Recent stories have reminded the public that the leading operating system in ATMs (Automated Teller Machines) in the US is... Windows XP. At first you might think this is grounds for panic and finger-pointing and there's something to that. But it's much less of a crisis than you might think.
I spoke with Dean Stewart, Senior Director, Self-Service Product Management at Diebold, one of the leading manufacturers of ATMs and supporting products and services. Like any one with an appreciation for the potential problems, Stewart wishes that all customers would upgrade to a more current and better-supporter platform. Diebold has been selling ATMs based on current versions of Windows 7 Professional since 2011 and there are many upgrade projects in process. In spite of this, the clear majority of systems, perhaps 80 percent, still run Windows XP, both abroad and in the US.
This is definitely a bad thing, but when you think about ATMs and how they work, it's less of a bad thing than it might at first seem. First, ATMs may run x86 processors and have a basic PC architecture, but they aren't actual PCs and they don't run a plain, standard install of Windows.
As a general rule, ATMs run Windows "with embedded restrictions." What is that? Here are Microsoft's instructions for running How to Implement Windows XP Professional with Embedded Restrictions and How to Implement Windows 7 with Embedded Restrictions. Some of the rules are concerned with making the device look less like a PC to the user (for instance, not showing the Windows banner screen on boot), but many of them are about minimizing the attack surface, as security analysts put it. This means minimizing the number of places the device can be compromised.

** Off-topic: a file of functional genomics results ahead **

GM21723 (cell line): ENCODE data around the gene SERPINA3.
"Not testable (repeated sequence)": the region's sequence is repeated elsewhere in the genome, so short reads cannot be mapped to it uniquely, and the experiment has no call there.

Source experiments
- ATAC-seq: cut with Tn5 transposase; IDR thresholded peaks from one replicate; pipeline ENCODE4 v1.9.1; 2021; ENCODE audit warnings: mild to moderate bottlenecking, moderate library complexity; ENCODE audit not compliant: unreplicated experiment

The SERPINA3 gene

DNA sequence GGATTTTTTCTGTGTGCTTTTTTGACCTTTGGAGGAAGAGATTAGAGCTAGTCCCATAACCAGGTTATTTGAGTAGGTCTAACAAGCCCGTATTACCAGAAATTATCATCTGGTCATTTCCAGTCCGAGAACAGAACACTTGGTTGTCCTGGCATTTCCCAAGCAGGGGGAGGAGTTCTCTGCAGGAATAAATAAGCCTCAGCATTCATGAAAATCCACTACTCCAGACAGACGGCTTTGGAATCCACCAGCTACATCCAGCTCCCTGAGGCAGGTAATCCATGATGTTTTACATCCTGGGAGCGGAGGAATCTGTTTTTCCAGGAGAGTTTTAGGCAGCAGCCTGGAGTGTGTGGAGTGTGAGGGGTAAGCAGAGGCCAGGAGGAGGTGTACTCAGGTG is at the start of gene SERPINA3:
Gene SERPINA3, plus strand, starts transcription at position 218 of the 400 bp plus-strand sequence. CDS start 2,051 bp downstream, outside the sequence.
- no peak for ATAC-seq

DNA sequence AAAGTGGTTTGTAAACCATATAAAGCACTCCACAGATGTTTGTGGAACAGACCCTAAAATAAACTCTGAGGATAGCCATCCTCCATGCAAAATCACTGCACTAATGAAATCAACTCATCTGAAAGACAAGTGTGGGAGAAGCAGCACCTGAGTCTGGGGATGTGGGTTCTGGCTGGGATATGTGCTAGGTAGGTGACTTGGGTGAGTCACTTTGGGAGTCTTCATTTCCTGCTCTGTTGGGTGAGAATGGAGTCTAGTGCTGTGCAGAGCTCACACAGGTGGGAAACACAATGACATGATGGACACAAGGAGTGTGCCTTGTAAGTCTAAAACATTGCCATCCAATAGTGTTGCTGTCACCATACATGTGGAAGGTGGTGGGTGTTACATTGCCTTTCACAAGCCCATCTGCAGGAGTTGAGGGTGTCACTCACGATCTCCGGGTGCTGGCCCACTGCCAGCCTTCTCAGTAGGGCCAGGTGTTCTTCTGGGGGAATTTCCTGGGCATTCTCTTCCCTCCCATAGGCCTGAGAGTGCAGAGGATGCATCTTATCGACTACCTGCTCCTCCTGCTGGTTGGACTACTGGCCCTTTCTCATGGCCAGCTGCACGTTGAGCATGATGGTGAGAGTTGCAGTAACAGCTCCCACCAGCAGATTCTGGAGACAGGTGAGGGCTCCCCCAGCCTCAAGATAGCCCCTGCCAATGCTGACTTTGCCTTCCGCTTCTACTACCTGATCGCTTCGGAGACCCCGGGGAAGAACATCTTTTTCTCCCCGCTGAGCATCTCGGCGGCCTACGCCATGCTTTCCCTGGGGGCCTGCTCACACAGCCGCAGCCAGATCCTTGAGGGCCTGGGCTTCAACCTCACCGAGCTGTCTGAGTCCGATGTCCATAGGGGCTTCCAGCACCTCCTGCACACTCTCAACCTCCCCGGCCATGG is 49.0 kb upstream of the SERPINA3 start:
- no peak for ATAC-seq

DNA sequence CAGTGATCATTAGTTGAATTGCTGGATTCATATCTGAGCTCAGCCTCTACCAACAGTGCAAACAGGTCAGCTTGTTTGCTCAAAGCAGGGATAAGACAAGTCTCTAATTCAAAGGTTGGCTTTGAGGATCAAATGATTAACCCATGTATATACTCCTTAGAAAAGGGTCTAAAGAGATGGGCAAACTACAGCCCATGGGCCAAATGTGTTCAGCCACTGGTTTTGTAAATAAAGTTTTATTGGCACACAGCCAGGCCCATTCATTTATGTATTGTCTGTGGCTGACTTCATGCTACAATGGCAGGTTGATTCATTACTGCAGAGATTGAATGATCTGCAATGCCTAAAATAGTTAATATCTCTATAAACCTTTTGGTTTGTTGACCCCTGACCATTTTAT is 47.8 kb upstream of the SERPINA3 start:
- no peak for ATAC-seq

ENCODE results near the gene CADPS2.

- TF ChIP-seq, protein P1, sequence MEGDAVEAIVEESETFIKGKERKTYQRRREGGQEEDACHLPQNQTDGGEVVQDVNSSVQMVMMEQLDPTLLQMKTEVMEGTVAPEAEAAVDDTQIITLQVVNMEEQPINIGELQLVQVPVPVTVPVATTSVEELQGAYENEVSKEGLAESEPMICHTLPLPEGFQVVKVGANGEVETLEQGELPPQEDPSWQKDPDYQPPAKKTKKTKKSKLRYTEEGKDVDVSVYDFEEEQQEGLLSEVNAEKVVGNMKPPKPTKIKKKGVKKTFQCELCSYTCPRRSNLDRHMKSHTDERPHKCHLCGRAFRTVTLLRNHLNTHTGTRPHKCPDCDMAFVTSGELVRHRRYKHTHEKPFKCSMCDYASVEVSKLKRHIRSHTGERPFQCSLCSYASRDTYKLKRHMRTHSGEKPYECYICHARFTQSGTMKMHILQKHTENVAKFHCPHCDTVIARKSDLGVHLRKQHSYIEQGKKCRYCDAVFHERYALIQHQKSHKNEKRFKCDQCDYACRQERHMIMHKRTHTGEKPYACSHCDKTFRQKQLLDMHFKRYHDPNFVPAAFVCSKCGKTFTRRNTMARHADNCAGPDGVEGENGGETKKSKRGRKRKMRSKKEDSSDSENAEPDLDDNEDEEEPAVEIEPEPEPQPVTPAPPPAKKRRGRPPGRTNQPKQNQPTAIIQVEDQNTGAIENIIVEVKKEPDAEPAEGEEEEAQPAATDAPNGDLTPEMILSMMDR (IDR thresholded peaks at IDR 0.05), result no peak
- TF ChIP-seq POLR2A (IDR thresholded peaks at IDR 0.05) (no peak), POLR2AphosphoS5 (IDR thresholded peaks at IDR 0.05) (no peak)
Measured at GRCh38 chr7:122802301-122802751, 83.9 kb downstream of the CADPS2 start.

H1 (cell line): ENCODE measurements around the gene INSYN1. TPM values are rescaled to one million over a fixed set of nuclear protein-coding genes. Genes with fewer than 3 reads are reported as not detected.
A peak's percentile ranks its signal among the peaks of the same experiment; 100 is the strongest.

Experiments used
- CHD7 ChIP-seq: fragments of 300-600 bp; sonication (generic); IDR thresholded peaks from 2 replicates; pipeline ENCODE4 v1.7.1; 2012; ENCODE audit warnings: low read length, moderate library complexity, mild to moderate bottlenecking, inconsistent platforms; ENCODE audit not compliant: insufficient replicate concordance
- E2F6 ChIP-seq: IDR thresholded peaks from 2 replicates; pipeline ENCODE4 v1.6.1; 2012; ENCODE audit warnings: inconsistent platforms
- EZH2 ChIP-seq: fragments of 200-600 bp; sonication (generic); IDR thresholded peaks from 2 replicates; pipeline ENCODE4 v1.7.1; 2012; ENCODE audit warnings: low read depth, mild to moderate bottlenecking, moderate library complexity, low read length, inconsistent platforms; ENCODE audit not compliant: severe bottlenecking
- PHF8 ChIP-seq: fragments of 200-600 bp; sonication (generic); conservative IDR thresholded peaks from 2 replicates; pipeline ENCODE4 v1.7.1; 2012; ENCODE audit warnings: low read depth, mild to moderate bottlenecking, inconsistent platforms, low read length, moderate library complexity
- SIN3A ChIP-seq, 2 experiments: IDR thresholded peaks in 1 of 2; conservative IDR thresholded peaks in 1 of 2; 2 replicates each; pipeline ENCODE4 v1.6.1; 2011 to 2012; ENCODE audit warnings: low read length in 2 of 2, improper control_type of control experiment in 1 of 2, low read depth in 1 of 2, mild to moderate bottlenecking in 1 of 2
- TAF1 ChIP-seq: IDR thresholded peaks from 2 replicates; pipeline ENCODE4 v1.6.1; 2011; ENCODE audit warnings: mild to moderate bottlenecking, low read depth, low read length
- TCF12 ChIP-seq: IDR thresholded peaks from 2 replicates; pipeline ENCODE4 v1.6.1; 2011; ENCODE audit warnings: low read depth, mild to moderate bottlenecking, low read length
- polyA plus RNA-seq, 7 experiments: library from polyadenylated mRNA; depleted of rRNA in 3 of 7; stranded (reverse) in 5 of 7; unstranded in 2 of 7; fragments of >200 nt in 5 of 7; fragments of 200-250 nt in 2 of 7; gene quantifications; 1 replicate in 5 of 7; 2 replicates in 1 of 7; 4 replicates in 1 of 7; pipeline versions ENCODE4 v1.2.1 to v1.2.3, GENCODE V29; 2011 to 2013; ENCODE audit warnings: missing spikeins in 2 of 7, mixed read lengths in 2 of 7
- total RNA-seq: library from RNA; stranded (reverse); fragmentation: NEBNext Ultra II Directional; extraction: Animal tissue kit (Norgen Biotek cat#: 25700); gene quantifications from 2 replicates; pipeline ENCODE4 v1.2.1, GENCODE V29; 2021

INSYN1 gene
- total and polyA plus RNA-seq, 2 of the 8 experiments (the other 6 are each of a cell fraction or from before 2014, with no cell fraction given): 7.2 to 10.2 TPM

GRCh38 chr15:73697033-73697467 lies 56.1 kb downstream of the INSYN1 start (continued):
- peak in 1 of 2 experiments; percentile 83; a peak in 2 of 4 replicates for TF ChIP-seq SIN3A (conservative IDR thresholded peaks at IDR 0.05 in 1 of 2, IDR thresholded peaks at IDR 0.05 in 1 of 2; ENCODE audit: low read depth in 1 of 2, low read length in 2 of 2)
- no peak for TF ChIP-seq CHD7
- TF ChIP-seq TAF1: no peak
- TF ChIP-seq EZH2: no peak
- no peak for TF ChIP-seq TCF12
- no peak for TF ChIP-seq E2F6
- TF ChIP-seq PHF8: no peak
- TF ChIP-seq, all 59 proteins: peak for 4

Another point worth clarifying: Some recent stories have pointed out that, while Windows XP may reach end of life this April, Windows XP Embedded will continue to receive security updates till January 2016. With Windows 7, Microsoft has added an embedded flavor called "Windows 7 Embedded POSReady," but this is targeted at point of sale systems, not ATMs. Unfortunately, there isn't much good news here. According to Stewart, the large majority of Windows ATMs run the regular Pro edition (although heavily modified and run with the embedded restrictions). The ATM products further harden the systems by controlling the the USB subsystem, network interfaces, and the installation and configuration of software. They strengthen user authentication with two factor authentication.
ATMs aren't like your average corporate desktop where the user can surf music lyrics and pro wrestling sites in their spare time. Even the dumbest bank knows that ATMs have to be secured pretty heavily. Stewart says that internal safeguards for ATMs are often quite strict. Banks do run antimalware and locked-down firewalls and other security systems on them. Nobody uses '12345' as the password.
ATMs are an obvious target for attackers, but almost all successful attacks on ATMs are from the outside: Attackers use skimming to steal card credentials and cameras to capture PINs, and then make duplicate cards. Banks are attacked on the inside too, but through malware that steals user accounts, not via the ATMs, at least not often. In this sense, the angst over ATMs running XP is somewhat overwrought because they are so isolated, heavily protected and not a good target for software attack. An organization that can be hacked to the point that attackers can plant malicious code on ATMs has bigger problems than Windows XP on those ATMs.
(At this point I have to apologize to anti-malware vendors who will continue to support Windows XP after April. In a previous column I intimated that they were doing the wrong thing, but I guess it's better for them to support their customers, mistaken as those customers may be, than to leave them hanging.)